Commentary: A look behind the barriers at George Floyd Square

Who is keeping track of these tragedies, so we do not forget them?

Fibonacci Blue/Flickr

(Intellectual Takeout) — In recent days, various reporters have been turned away from the now infamous “George Floyd Square” as they tried to film or report from the scene. The area where Floyd died in May of 2020, setting off a chain reaction of riots across the country, has now become an autonomous, no-go zone, dangerous for any but the approved to enter.

Like so many people around the world, I watched in horror as Minneapolis was attacked by well-organized rioters and engulfed in flames last year following the death of George Floyd. I was born in the City of Lakes and lived, studied, and played in Minneapolis until leaving for law school. Now I avoid the city.

With the Chauvin murder trial underway, and the police chief calling for the lawless memorial zone to be cleared and secured, I thought I would share some observations and photos I took when I visited the area several months ago.

Floyd1

I did not go down to ground zero, aka “George Floyd Square,” right away. I did not want to just gawk. I could have pitched in on the cleanup, as so many good people did, but it felt too dangerous, so I waited until a gray Saturday in October and went with a brave male friend to see the site for myself.

Floyd2

In retrospect, it was probably stupid to go to a place featuring a giant fist as the center of the memorial—despite all the lovely flowers and plants. My companion and I were both dressed in non-descript clothes which probably screamed “white suburban tourists,” but other than an uneasy encounter with three women, our presence did not seem to be of interest to anyone that afternoon.

As I peeked into Cup Foods and walked around the Square, I was surprised at the smaller scale of the now world-famous murals that appeared almost overnight. I was expecting billboard-sized paintings, but instead they fit on part of a building wall.

Floyd3

The thing that left me shaken was a smaller, crude sign on the sidewalk that demanded, “Say His Name.”

That phrase, now memorialized on YouTube and elsewhere, has been repeated by thugs of all stripes. “Say his name!” or, “Raise your fist!” Those who say this brazenly assault people dining outdoors or walking down the street, demanding fealty to the belief that America is a hopelessly racist country.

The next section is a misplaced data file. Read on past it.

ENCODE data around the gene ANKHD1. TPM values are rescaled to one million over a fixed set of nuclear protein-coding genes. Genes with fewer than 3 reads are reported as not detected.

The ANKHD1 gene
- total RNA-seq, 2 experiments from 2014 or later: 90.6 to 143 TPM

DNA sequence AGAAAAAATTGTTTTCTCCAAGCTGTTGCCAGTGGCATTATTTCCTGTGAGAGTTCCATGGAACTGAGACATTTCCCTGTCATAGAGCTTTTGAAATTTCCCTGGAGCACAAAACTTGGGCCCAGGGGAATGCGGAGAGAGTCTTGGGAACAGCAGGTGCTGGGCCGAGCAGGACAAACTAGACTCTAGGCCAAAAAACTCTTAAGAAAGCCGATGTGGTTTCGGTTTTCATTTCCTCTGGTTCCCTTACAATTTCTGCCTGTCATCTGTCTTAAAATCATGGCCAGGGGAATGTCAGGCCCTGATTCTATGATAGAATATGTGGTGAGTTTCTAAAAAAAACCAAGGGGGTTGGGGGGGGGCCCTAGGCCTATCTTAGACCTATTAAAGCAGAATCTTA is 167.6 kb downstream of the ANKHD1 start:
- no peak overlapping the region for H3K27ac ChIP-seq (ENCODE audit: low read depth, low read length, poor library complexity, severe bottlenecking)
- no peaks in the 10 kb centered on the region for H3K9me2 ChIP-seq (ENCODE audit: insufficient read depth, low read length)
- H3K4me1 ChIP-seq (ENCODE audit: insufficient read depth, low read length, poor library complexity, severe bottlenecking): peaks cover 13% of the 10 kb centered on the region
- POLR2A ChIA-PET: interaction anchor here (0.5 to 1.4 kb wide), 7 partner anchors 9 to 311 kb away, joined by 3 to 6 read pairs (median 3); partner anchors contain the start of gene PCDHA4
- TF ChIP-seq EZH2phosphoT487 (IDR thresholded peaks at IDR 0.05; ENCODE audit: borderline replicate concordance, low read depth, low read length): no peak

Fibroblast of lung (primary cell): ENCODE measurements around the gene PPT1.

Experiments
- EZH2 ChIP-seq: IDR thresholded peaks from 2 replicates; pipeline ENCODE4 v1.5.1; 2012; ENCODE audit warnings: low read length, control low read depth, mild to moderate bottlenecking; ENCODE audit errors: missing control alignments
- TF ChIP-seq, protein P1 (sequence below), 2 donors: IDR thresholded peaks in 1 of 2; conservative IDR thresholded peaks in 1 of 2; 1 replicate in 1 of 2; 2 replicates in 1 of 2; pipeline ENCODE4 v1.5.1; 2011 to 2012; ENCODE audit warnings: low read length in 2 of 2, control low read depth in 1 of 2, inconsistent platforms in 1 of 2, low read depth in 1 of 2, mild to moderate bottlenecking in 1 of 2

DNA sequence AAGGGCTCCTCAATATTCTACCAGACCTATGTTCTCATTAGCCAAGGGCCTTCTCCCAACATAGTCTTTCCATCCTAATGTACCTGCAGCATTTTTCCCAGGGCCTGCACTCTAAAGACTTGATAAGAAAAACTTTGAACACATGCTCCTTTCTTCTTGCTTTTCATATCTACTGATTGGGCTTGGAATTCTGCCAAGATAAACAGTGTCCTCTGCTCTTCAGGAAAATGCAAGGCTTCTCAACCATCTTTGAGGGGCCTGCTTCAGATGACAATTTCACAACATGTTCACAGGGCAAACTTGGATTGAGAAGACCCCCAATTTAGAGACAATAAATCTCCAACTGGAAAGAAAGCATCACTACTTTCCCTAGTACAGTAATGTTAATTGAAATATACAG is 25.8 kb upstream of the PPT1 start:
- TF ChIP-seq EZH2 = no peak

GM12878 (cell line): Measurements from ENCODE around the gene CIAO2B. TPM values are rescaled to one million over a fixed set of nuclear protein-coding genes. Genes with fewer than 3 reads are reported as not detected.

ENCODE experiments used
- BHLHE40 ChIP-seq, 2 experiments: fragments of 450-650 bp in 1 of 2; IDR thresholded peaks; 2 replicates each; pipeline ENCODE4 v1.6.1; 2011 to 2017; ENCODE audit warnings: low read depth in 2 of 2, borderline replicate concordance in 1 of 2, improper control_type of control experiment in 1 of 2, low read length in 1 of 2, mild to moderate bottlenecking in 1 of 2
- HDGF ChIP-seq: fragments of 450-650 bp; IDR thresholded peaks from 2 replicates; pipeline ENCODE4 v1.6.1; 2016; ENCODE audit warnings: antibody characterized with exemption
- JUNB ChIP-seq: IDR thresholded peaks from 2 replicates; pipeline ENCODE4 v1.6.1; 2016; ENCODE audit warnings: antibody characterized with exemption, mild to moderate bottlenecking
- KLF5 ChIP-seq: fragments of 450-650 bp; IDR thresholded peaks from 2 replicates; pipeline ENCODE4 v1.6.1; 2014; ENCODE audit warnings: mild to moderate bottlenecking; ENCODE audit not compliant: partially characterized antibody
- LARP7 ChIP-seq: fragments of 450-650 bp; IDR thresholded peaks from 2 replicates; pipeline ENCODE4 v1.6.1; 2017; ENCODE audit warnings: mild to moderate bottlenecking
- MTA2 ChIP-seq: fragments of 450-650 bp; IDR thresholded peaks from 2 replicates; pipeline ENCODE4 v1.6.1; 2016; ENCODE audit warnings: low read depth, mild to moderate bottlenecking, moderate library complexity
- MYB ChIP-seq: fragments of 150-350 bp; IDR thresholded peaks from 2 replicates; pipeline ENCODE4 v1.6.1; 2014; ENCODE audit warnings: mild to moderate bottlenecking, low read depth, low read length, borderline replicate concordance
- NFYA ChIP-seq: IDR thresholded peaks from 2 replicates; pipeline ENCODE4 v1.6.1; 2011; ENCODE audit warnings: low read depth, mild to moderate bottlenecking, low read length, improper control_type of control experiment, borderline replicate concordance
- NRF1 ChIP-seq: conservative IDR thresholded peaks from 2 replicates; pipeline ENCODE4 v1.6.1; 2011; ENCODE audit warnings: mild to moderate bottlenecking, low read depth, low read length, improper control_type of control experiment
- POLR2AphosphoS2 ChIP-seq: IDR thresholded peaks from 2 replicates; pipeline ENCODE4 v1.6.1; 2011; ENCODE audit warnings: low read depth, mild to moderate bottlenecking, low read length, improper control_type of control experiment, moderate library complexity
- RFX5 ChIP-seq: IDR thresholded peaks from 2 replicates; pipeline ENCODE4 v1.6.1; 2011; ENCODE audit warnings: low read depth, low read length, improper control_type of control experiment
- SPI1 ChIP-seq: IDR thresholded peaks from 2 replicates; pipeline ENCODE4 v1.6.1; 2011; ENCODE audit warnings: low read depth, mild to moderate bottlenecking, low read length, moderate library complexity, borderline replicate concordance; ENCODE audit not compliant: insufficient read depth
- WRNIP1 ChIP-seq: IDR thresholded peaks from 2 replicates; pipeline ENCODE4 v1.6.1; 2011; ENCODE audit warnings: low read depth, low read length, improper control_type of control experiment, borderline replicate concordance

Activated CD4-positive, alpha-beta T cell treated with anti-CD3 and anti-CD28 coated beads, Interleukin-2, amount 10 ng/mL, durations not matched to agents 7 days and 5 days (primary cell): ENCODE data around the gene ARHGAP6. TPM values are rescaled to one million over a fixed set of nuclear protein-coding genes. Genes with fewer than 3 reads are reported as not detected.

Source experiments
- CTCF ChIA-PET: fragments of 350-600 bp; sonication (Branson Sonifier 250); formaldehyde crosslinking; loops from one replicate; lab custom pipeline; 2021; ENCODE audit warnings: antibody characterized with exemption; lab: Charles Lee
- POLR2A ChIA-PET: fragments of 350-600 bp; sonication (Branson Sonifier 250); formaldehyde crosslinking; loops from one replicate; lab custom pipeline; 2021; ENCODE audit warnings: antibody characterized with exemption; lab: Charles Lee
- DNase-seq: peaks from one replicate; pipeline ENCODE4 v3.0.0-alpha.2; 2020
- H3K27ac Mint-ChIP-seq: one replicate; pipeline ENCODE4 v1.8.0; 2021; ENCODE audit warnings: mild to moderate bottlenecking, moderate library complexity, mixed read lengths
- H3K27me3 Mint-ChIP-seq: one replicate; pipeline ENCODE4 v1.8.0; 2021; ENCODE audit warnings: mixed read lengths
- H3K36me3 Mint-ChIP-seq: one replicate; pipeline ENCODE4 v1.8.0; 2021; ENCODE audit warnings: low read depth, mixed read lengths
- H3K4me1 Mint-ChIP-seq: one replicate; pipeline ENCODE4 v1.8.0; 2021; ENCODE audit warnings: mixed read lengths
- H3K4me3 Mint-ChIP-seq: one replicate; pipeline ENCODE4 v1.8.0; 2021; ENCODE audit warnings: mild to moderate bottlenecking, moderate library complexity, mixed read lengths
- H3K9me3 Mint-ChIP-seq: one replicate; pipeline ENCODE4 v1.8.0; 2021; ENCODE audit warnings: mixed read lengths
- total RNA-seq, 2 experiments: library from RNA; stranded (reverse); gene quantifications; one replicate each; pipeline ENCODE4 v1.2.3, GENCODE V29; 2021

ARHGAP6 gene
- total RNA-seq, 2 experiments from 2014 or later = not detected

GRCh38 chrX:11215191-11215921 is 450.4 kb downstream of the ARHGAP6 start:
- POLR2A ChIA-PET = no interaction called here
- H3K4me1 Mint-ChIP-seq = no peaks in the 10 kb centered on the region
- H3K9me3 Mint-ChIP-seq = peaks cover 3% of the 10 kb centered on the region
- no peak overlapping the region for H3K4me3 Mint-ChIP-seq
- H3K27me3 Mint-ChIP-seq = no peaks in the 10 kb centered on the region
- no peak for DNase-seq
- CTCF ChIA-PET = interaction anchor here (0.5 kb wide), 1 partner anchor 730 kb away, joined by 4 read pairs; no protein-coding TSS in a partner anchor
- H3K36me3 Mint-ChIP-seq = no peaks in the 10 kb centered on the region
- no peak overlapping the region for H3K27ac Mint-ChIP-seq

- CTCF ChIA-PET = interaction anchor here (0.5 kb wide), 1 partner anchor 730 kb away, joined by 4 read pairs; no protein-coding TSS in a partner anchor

For myself and many Christians, “his name” refers to Jesus Christ, not to any mortal on this earth. Say His name.

Mr. Floyd, who had a violent criminal record, was quickly elevated to the status of a martyr before we knew anything about him or the facts of what really happened that tragic day. Yet who is driving that martyr narrative, and why? Do the people driving it really care about George Floyd, black people, or a unified America?

I mostly agree with those who say that Floyd’s violent criminal past is irrelevant to the question of whether he was murdered—and that we need answers from Chauvin. I say mostly — but only because Floyd may have been a known criminal to Chauvin, a veteran officer in that area. This would have affected the decisions Chauvin made that day. Hopefully, we will find out more at the trial.

Floyd’s violent and dishonest character, however, is certainly relevant to the question of whether he is a good choice for martyr status.

Conservative activist Candace Owens has made a persuasive case that Floyd is no hero and should not be venerated no matter what happened that day. Owens, and many others, have also suggested that black-on-black crime, not racism, is what hurts black Americans most, and that blacks should stop helping the elites in the media and Hollywood elevate bad guys as cultural heroes if they want that to stop.

Floyd4

What other names might we remember to say, instead of Mr. Floyd’s? Are there other real martyrs and heroes to emulate?

Consider pregnant mother Leneesha Columbus. On July 5, 2020, Columbus was shot and killed a block from the Square by the baby’s father; their premature baby was delivered but died. Say their names.

Alfonso Williams, a heroic neighbor who intervened to protect Laneesha and her baby, was shot in the foot. He is working with another hero, Pastor Curtis Farrar at Worldwide Outreach for Christ located in the Square, to teach young people how to live honest, godly, and peaceful lives. Pastor Farrar says, “I have been told to move from this corner, but God asked me to stay … God always starts with the church.” Amen. Say their names.

A local business owner, Dwight Alexander, goes into that war zone every day to keep his “Smoke in the Pit” barbeque business alive. This heroic grandfather told the Star Tribune, “I am afraid. I am frustrated. I am mentally ill right now … I have to set my mind every day to come up here and try to make a way for my family … [the city] took away my rights, they took away my finances. How do you think I feel?” Pray for him and order takeout if you’re in the vicinity, but also say his name.

There are other names of law enforcement officers and innocent bystanders who have been killed or maimed in the Square (at least four people have been murdered there since May) and around the country since Floyd died on May 25, 2020, including the grandfatherly police officer, David Dorn, who was killed on Facebook Live by thugs looting a store in St. Louis. Say their names.

Who is keeping track of these tragedies, so we do not forget them? Is Antifa or BLM, or any of their powerful allies in elective office, Big Tech, academia, the church, or corporate America saying any of their names?

When you hear the name George Floyd, please say the other names.